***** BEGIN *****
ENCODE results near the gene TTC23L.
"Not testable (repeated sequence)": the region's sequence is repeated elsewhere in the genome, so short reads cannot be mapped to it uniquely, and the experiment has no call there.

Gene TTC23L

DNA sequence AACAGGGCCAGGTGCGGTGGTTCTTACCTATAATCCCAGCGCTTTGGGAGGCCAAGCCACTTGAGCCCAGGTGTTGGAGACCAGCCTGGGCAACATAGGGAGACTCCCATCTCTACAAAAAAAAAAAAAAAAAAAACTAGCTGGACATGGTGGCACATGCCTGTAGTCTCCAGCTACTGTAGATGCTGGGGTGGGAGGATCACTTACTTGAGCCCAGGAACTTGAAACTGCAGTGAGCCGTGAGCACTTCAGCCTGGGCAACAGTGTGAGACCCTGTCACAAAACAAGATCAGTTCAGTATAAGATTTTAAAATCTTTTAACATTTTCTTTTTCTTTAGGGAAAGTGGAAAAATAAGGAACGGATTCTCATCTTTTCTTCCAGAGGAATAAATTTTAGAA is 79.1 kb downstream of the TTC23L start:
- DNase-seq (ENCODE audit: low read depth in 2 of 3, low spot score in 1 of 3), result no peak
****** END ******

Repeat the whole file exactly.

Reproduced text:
ENCODE results near the gene TTC23L.
"Not testable (repeated sequence)": the region's sequence is repeated elsewhere in the genome, so short reads cannot be mapped to it uniquely, and the experiment has no call there.

Gene TTC23L

DNA sequence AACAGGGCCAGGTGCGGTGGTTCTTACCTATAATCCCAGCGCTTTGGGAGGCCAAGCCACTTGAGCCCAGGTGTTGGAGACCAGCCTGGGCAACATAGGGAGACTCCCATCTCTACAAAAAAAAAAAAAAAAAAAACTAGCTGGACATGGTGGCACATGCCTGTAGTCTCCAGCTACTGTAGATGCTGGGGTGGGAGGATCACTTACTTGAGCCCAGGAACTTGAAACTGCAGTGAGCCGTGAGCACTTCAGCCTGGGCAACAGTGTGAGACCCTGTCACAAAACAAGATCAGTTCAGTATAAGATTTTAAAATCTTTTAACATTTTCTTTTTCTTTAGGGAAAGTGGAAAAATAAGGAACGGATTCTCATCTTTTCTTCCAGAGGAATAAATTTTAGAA is 79.1 kb downstream of the TTC23L start:
- DNase-seq (ENCODE audit: low read depth in 2 of 3, low spot score in 1 of 3), result no peak